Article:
Things to Do

Your Pride Guide to DC’s Historical LGBTQ Legacy

Take a breather during the Capital Pride Festival to see sites recommended by Rainbow History Project cofounder Mark Meinke.

The Cairo Hotel in Dupont was a mixed-race after-hours party hot spot in the ’60s. Photograph by Flickr user NCinDC.

The Hung Jury

1819 H St., NW

One of the area’s oldest lesbian clubs, it’s been a fixture since 1984. The first local drag-king contest debuted here in 1996.

JR’s

1529 17th St., NW

In 1986, it hosted the first annual Halloween high-heel race. That year, 25 contestants ran 1½ blocks before downing a shot of schnapps and heading back to JR’s.

Cairo Hotel

1615 Q St., NW

Photograph via the Library of Congress/Wikimedia Commons.
The Cairo Hotel. Photograph via the Library of Congress/Wikimedia Commons.

Before it was a condo tower, it was a mixed-race after-hours party hot spot in the ’60s, all orchestrated by drag queen Black Pearl.

Bob’s Inn

3316 14th St., NW

Drag found an early home at this African-American bar from 1954 to 1968, when it burned down. Avis Pendavis, who later rose to glory in the famous Harlem drag balls of Paris Is Burning, got her start here.

Nob Hill

1101 Kenyon St., NW

One of the country’s oldest bars for African-American gays, it was open from 1957 to 2004. Gospel rang out on Sunday nights.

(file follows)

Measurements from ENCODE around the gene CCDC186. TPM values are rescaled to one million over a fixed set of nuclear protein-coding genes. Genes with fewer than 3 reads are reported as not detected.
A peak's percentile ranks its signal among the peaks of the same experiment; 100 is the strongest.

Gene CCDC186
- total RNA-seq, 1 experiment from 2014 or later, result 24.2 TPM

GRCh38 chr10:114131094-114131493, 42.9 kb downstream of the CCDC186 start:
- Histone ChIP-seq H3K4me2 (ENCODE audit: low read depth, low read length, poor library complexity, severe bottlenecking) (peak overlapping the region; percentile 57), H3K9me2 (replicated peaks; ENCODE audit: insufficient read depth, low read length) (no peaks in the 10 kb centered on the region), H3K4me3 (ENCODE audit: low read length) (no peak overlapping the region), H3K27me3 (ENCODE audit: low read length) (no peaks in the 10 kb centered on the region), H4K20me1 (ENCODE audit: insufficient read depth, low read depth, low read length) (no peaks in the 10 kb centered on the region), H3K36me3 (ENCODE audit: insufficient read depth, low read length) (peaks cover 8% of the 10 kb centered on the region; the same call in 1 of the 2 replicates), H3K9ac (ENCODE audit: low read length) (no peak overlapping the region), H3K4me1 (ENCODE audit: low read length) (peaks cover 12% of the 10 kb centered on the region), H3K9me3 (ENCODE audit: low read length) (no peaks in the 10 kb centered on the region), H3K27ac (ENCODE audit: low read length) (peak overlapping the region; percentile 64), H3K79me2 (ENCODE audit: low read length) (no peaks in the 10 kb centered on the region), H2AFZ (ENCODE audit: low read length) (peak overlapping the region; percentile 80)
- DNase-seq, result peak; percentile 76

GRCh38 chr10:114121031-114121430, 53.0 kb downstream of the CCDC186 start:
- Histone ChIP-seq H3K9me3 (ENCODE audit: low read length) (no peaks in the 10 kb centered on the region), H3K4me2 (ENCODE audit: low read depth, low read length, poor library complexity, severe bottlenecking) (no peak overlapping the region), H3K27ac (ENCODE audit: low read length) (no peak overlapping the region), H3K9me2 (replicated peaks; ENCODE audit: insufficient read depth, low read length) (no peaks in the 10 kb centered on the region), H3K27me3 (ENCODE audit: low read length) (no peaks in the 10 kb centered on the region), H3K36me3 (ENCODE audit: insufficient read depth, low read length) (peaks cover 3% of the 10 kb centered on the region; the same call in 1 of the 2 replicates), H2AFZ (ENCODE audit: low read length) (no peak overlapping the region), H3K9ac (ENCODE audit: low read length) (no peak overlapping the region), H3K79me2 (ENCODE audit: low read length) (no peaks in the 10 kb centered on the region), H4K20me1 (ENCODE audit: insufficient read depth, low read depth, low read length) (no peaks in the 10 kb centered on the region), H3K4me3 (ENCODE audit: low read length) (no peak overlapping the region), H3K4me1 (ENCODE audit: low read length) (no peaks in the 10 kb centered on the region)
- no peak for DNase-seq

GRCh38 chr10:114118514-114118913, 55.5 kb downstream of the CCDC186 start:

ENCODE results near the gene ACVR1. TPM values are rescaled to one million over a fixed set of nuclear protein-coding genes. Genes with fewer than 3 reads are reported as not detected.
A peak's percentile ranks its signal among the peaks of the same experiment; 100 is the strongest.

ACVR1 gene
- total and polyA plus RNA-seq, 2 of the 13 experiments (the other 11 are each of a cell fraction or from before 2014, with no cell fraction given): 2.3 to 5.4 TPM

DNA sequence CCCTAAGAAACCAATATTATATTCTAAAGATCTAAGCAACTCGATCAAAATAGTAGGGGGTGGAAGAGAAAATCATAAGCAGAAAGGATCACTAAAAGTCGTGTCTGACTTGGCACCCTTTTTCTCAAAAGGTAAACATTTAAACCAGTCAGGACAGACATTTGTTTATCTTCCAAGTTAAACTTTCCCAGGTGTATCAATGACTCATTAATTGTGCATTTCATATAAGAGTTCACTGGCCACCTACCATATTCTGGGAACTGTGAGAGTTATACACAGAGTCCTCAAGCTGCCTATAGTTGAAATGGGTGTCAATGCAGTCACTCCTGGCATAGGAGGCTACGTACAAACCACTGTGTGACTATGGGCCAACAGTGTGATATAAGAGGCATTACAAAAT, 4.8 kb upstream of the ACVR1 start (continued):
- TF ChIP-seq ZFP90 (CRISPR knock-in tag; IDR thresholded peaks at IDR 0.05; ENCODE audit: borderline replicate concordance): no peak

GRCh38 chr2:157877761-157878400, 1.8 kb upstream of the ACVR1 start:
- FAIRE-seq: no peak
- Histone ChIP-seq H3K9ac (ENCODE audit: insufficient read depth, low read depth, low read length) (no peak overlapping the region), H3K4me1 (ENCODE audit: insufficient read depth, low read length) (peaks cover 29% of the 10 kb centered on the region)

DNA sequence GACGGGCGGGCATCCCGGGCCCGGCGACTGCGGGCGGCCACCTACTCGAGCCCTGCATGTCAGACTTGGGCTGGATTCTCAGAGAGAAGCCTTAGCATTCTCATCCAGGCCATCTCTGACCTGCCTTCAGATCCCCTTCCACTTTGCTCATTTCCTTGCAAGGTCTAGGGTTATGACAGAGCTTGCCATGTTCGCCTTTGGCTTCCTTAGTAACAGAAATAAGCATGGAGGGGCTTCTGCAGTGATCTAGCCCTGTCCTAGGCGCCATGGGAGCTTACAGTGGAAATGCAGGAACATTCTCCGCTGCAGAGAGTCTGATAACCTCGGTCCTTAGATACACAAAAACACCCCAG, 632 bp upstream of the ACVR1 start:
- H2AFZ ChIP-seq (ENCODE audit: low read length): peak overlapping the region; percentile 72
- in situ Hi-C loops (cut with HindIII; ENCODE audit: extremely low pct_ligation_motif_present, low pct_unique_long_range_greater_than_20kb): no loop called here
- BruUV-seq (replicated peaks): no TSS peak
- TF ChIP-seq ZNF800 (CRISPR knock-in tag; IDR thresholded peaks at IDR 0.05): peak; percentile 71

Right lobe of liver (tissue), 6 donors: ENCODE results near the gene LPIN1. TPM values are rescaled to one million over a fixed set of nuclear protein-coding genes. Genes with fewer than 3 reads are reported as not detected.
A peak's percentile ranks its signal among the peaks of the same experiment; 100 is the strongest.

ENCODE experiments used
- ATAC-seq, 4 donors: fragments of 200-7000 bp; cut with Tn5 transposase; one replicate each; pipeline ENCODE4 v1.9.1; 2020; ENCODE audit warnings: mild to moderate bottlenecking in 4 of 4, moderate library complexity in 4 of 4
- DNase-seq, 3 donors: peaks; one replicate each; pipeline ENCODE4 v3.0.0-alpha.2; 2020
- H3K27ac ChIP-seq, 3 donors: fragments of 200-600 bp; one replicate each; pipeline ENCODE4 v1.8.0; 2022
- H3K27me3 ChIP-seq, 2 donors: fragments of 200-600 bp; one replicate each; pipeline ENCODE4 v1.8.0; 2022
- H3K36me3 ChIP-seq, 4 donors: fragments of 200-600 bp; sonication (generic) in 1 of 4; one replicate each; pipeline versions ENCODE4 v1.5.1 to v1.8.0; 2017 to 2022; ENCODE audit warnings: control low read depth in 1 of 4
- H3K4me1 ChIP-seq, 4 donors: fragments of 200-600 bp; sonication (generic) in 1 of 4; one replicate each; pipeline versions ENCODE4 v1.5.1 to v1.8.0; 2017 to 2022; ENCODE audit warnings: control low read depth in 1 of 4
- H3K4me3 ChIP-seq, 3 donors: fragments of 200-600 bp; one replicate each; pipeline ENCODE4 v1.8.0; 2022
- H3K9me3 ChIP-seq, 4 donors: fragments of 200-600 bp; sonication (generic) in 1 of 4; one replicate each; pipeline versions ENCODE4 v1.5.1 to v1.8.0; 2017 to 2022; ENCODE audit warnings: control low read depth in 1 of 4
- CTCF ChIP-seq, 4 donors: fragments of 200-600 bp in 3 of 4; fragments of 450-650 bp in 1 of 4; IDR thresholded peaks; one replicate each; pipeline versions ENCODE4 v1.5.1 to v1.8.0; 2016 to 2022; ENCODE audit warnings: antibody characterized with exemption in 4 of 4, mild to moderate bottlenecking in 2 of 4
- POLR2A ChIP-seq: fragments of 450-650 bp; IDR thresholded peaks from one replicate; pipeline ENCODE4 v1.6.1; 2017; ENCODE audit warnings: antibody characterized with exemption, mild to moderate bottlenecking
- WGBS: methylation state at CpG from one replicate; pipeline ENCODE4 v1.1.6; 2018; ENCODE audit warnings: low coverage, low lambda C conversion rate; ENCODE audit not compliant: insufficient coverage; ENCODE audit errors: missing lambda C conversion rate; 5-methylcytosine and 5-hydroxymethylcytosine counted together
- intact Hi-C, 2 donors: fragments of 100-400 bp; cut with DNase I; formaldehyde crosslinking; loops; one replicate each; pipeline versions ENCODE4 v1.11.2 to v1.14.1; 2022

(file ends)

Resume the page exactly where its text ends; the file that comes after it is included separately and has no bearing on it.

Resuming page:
Bi Any Other Name

6104 Third St., NW

This book, widely considered The Feminine Mystique for bisexuals, was produced here in 1991 by Loraine Hutchins, a local sex educator who contributed the essay “Love That Kink” to the anthology.

The Furies

219 11th St., SE

The Furies Collective lived in the house at 219 11th St., SE, which is now on the National Register of Historic Places. Photograph by Jerrye & Roy Klotz, M.D. via Wikimedia Commons.
The Furies collective lived in the house at 219 11th St., SE, which is now on the National Register of Historic Places. Photograph by Jerrye & Roy Klotz, M.D. via Wikimedia Commons.

A nationally distributed lesbian feminist newspaper in the ’70s, The Furies was produced by a 12-woman collective who lived here. The site was added to the National Register of Historic Places in May.

Carroll Tavern

510 Ninth St., NW

In the World War II era, this was a rough-trade hangout where underpaid servicemen could make ends meet by catering to those with a thing for guys in uniform.

This article appears in our June 2016 issue of Washingtonian.

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